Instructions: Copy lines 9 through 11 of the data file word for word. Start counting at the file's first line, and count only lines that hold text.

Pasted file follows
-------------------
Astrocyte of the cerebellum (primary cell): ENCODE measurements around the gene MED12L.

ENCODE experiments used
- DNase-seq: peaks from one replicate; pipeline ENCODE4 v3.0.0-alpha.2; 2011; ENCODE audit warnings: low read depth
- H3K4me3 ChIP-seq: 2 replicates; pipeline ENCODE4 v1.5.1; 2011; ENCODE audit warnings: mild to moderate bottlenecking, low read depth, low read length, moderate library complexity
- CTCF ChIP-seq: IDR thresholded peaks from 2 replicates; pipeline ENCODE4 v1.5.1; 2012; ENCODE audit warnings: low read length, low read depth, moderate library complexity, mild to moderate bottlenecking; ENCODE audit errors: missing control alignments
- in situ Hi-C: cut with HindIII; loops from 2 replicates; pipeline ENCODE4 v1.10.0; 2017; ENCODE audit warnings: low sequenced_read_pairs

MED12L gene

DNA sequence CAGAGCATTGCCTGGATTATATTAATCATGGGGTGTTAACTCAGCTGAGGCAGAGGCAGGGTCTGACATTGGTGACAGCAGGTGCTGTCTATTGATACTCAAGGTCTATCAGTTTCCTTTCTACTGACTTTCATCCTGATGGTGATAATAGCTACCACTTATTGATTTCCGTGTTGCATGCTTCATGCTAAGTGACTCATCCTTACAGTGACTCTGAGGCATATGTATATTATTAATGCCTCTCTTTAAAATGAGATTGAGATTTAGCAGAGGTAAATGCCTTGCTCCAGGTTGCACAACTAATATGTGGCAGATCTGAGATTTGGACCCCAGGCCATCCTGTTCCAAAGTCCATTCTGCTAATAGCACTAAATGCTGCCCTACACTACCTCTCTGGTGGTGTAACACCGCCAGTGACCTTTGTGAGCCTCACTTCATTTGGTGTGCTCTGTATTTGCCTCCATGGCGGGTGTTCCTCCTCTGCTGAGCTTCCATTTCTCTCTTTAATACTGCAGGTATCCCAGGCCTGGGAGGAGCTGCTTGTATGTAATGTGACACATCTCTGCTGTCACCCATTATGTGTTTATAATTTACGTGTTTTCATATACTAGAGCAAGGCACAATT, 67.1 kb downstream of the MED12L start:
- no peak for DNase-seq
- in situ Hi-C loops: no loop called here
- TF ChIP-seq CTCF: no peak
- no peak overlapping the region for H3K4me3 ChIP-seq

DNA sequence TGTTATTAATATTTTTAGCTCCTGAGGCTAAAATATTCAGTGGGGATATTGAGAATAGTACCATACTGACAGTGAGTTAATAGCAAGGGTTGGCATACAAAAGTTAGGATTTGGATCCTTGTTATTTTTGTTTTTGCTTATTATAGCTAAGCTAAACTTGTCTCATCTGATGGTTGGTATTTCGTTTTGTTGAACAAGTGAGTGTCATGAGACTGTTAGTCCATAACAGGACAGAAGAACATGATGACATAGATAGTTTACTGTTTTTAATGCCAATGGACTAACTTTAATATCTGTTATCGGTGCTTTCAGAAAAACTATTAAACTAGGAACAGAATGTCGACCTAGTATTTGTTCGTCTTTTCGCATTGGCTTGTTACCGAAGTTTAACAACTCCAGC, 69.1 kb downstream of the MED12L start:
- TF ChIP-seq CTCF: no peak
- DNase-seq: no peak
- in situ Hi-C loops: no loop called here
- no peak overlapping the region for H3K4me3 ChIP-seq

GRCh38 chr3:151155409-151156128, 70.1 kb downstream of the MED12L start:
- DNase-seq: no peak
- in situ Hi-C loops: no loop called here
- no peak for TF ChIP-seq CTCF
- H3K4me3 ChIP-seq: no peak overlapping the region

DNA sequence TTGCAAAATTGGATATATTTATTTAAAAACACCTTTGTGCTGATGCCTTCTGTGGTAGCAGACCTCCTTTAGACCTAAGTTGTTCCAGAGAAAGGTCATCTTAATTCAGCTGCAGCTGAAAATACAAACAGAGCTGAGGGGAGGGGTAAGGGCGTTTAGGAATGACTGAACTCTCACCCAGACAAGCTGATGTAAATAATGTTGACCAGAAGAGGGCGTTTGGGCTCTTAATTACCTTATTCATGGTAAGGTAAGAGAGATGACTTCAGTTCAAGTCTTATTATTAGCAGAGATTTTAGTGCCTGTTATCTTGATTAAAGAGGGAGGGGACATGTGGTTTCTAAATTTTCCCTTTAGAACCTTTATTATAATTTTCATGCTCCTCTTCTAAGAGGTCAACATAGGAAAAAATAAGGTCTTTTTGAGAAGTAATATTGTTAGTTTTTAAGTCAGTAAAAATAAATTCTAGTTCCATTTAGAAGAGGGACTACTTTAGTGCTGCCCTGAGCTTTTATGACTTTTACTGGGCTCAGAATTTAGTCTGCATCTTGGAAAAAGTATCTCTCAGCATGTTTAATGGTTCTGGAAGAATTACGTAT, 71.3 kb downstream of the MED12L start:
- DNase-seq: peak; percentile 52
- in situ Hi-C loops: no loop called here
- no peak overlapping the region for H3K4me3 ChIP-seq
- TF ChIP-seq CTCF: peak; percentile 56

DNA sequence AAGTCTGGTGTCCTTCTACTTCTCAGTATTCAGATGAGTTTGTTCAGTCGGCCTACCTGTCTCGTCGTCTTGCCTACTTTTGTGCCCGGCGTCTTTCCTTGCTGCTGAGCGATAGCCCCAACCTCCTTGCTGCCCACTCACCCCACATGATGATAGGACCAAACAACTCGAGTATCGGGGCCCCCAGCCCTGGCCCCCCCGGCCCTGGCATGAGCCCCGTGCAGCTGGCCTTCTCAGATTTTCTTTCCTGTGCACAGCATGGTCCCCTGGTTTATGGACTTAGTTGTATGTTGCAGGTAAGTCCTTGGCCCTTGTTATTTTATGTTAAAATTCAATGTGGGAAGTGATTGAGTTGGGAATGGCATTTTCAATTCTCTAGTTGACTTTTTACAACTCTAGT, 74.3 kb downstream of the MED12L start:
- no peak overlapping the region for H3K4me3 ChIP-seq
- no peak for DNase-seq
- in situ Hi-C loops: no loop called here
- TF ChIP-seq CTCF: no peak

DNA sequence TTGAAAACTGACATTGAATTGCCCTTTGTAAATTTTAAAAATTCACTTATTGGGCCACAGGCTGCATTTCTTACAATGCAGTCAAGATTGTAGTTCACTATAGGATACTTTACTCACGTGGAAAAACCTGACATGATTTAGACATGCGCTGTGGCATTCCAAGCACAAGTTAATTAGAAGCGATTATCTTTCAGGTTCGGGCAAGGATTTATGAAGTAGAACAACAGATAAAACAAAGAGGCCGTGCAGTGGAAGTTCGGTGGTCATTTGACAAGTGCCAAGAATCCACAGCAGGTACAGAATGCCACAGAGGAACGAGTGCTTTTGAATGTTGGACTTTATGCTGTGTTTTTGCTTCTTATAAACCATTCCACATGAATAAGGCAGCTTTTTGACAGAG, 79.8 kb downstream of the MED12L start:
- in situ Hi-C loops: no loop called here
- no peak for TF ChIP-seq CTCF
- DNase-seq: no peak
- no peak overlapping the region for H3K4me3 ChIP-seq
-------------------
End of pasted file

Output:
- no peak for DNase-seq
- in situ Hi-C loops: no loop called here
- TF ChIP-seq CTCF: no peak